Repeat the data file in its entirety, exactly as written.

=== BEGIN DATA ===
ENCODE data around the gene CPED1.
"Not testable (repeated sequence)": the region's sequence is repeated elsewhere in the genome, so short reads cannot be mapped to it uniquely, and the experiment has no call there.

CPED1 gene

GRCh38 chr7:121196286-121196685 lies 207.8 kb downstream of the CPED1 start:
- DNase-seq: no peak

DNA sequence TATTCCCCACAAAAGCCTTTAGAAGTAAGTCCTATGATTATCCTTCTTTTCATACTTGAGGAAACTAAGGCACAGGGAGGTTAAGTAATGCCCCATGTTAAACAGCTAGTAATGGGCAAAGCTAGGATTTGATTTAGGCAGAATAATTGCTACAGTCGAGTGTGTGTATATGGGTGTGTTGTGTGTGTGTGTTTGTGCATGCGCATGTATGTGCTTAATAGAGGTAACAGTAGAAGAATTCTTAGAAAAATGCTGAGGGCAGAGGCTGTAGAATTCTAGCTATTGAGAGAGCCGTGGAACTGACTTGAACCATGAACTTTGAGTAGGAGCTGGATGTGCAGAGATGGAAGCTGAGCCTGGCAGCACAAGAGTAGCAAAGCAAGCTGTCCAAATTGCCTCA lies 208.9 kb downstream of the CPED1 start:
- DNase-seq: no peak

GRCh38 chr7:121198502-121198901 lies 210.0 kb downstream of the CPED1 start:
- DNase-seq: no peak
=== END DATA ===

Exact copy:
ENCODE data around the gene CPED1.
"Not testable (repeated sequence)": the region's sequence is repeated elsewhere in the genome, so short reads cannot be mapped to it uniquely, and the experiment has no call there.

CPED1 gene

GRCh38 chr7:121196286-121196685 lies 207.8 kb downstream of the CPED1 start:
- DNase-seq: no peak

DNA sequence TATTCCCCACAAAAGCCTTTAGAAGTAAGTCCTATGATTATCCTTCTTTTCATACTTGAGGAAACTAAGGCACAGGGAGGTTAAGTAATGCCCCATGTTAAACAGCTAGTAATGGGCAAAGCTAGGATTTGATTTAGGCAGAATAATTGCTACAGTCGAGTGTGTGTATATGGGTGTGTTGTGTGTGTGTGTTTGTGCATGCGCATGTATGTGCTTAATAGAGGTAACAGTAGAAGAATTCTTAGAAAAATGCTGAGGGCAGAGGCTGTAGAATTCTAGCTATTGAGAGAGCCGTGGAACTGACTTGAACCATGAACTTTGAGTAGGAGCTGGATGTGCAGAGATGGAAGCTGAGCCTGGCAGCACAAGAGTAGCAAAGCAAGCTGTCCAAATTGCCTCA lies 208.9 kb downstream of the CPED1 start:
- DNase-seq: no peak

GRCh38 chr7:121198502-121198901 lies 210.0 kb downstream of the CPED1 start:
- DNase-seq: no peak